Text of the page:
New NW BOCES professional development project takes off | SteamboatToday.com

New NW BOCES professional development project takes off

Teresa Ristow

Educators met in January as the first step in a Teacher Learning Communities pilot program created by Northwest Colorado Board of Cooperative Educational Services as part of the i3 System for Educator Effectiveness project.

— A new professional development project for rural teachers created by the Northwest Colorado Board of Cooperative Educational Services has launched, and local teachers have offered positive feedback so far.

NW BOCES' System for Educator Effectiveness, or SEED, was funded through a $2.9 million federal i3 grant, in addition to more than $440,000 in private-sector matches, including $152,000 from the Steamboat Springs Education Fund.

The program aims to introduce new opportunities for education and professional development to rural teachers, who otherwise often have to travel for the same opportunities as teachers in more populated areas.

In January, after a year of program development, NW BOCES launched an inaugural group of three Teacher Learning Communities, or TLCs, geared toward professional development on assessment and rigor in the elementary classroom, assessment and rigor in the secondary classroom and formative teaching strategies — a community specifically for teachers in their first three years of teaching.

TLC groups met in person for an all-day session after winter break and have since continued training online and through communication between teachers who met during the first in-person professional development day.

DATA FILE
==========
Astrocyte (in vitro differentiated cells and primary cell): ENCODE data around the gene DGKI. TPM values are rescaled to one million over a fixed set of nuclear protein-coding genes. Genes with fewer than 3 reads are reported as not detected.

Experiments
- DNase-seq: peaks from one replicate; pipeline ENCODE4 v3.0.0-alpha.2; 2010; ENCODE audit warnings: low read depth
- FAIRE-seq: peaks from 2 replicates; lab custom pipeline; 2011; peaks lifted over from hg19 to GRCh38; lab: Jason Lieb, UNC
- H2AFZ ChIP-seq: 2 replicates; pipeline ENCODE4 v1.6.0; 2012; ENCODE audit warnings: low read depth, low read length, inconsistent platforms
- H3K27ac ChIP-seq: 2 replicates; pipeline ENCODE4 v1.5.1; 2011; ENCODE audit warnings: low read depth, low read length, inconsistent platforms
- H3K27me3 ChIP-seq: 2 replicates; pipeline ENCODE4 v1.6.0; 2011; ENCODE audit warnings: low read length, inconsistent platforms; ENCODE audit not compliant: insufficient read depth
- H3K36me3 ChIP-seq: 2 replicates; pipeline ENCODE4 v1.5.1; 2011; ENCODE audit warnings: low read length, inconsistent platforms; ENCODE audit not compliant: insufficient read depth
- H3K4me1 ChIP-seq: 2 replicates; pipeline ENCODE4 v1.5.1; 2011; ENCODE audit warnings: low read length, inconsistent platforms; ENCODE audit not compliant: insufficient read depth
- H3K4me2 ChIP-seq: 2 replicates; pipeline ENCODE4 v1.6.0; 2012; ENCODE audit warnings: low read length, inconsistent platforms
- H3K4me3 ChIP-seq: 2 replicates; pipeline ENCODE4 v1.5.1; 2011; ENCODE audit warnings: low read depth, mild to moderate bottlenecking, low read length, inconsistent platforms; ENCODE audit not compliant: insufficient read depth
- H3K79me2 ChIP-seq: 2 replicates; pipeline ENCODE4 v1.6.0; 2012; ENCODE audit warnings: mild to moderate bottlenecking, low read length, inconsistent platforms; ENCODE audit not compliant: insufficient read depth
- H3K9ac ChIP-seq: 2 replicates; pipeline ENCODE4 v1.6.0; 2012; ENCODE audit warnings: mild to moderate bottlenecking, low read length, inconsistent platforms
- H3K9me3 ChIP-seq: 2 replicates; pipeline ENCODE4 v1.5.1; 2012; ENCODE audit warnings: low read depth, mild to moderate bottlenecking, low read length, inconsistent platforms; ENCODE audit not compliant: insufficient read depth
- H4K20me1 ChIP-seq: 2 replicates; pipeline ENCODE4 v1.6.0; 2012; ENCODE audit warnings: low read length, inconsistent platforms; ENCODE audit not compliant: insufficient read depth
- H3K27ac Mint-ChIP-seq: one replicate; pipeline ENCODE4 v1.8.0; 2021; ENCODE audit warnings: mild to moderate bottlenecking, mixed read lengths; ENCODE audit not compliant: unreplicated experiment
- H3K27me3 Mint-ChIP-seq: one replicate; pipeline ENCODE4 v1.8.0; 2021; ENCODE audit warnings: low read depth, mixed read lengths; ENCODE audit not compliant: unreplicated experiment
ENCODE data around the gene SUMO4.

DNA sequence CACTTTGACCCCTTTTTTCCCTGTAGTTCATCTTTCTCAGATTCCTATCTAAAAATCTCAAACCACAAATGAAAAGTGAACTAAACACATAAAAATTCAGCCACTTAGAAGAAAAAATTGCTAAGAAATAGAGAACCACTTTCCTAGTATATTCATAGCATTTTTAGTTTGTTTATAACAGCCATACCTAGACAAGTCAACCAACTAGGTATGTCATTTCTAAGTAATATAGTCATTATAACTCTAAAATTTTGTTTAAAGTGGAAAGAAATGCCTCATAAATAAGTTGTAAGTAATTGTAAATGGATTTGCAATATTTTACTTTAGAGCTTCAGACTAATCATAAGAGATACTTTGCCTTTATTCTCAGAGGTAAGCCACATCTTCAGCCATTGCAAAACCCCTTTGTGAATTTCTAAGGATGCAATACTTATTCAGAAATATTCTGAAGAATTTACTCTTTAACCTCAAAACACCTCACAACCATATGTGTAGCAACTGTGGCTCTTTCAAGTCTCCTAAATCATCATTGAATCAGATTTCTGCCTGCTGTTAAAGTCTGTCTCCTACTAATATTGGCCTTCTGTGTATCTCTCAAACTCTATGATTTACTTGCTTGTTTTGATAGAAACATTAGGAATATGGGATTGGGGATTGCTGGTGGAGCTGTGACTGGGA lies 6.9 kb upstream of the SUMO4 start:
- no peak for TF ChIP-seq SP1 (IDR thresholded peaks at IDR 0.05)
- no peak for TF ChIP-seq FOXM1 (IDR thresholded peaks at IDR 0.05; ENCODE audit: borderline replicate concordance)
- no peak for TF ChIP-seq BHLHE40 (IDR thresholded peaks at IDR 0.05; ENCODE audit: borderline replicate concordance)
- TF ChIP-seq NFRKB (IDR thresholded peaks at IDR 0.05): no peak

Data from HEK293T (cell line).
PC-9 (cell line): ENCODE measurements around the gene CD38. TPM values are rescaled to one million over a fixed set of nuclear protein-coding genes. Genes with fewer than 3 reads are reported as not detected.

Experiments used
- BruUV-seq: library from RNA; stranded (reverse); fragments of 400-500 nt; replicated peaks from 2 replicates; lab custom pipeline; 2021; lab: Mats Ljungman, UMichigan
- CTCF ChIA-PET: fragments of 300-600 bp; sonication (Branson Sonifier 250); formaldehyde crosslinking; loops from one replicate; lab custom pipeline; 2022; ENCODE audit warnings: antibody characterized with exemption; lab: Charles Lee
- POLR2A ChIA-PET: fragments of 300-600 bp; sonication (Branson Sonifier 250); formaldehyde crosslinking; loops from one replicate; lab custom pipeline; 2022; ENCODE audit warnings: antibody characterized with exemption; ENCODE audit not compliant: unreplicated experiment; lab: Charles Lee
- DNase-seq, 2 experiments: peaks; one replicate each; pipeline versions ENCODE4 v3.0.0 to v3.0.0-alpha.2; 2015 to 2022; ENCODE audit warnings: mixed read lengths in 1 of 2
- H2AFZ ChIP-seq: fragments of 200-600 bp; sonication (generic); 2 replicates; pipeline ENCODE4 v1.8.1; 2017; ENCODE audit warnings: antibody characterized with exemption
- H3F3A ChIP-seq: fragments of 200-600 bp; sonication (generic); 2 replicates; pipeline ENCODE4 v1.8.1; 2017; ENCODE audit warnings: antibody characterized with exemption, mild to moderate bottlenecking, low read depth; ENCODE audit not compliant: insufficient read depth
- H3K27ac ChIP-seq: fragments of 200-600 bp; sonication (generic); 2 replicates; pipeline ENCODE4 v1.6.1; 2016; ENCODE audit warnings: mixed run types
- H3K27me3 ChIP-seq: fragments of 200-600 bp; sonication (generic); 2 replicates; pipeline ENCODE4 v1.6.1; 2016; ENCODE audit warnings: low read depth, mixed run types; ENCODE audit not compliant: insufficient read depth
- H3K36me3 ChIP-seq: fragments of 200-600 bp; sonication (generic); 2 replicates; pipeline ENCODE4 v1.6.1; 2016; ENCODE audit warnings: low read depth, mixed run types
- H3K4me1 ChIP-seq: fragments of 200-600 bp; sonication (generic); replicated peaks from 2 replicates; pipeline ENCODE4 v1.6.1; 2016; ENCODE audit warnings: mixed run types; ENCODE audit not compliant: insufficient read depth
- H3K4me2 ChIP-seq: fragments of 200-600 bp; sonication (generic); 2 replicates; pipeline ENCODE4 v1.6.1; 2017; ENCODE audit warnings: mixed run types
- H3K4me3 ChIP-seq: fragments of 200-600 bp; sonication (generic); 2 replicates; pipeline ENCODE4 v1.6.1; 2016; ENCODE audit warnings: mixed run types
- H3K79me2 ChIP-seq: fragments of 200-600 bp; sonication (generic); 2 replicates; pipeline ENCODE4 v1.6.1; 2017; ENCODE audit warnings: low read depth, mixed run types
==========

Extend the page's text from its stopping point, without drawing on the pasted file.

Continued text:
"Just seeing my colleagues gathered in one space and being able to talk to them was very powerful for me," said Elissa Chapman, a Soda Creek Elementary teacher.

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Teachers spend 15 weeks total reading articles, watching video and participating in online discussion boards to continue learning and refining their teaching skills before reconvening together in June.

Last week BOCES also launched the SEED Personalized Accessible Knowledge website, which allows any teacher to participate in personalized online professional development on their own schedules.

After teachers review resources on the site and try out new ideas in the classroom, they are able to complete reflection questions, with the time spent on the questions applied toward Colorado Department of Education required recertification hours.

"They are trying things out in their classroom and reflecting on how things went," said Beth Melton, i3 SEED lead innovation coach and coordinator for NW BOCES. "We're really trying to build something that has more of an effect on teachers' practices."

Melton said teachers have provided positive feedback for both the first TLCs and the new SEED PAK website.

"(The website) is great. Personalized professional development at your fingertips, on your schedule," said Liz Meissner, Hayden Elementary School teacher. "Can't get better or easier than that."

Three new TLCs will be launched late this summer for interested teachers in any of NW BOCES’ seven service-area districts.

The five-year SEED project aims to provide rural teachers with expanded professional development opportunities, particulary to improve educator skills that are evaluated by their administrators.

Other private-sector grants that made the project possible came from the Gates Family Foundation, RANDA, Daniels Fund, East Grand School District, eNet Colorado and The Colorado Education Initiative.

To reach Teresa Ristow, call 970-871-4206, email tristow@SteamboatToday.com or follow her on Twitter @TeresaRistow